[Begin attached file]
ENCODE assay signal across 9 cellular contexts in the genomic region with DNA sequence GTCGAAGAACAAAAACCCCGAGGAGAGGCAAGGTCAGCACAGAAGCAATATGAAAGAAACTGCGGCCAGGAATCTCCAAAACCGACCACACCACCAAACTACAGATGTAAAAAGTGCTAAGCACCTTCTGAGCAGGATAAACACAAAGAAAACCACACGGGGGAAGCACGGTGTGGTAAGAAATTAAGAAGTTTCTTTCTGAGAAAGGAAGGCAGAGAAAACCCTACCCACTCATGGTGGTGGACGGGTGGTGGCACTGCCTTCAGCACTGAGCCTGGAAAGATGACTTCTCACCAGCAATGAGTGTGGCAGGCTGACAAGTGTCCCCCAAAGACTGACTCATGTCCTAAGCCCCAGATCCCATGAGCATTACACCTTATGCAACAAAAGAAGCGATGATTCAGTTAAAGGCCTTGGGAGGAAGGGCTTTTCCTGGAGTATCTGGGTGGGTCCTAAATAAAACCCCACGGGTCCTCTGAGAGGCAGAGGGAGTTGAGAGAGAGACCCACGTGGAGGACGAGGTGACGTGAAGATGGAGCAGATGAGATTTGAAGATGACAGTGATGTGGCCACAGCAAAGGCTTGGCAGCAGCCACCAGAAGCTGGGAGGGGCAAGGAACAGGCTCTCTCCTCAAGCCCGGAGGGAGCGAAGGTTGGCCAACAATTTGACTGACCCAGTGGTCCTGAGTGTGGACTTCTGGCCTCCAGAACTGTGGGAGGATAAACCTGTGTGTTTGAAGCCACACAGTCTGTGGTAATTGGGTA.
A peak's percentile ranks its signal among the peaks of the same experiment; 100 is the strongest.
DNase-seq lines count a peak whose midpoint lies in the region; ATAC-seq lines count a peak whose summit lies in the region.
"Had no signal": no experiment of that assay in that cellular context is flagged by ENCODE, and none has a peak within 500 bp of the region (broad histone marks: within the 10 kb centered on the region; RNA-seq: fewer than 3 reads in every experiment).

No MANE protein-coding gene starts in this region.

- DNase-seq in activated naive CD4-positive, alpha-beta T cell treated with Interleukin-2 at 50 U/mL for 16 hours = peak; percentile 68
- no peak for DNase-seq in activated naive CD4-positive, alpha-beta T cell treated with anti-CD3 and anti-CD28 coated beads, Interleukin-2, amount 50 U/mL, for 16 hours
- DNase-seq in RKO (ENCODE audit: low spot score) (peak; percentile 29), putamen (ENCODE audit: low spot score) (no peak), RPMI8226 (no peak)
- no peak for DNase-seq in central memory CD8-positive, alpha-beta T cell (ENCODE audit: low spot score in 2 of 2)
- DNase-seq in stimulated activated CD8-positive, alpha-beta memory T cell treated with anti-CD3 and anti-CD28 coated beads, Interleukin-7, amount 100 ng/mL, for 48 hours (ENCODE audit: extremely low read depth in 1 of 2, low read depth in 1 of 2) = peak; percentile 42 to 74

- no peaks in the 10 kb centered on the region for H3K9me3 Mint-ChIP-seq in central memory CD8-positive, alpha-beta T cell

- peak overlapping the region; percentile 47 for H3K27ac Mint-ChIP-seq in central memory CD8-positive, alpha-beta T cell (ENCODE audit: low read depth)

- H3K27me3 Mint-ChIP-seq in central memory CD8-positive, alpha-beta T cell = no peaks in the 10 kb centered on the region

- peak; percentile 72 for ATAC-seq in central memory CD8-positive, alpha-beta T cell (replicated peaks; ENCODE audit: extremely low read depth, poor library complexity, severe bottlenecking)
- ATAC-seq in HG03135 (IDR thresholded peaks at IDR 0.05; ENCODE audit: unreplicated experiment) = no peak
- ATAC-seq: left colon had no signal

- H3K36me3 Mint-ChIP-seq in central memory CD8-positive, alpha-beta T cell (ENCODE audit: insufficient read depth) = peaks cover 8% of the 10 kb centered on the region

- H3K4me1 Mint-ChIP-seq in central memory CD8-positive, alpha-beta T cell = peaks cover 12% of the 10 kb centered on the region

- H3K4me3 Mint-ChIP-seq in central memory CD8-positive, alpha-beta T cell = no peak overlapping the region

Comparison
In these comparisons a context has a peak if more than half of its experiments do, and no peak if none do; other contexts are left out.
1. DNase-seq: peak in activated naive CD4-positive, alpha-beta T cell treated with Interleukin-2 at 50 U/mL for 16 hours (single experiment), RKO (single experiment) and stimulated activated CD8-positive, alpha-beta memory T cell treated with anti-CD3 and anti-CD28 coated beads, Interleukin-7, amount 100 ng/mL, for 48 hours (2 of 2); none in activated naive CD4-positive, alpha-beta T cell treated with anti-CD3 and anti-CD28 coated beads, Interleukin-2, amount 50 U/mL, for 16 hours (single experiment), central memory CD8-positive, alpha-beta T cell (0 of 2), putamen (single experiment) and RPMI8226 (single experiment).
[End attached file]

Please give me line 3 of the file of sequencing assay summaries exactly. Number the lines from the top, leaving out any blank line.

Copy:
DNase-seq lines count a peak whose midpoint lies in the region; ATAC-seq lines count a peak whose summit lies in the region.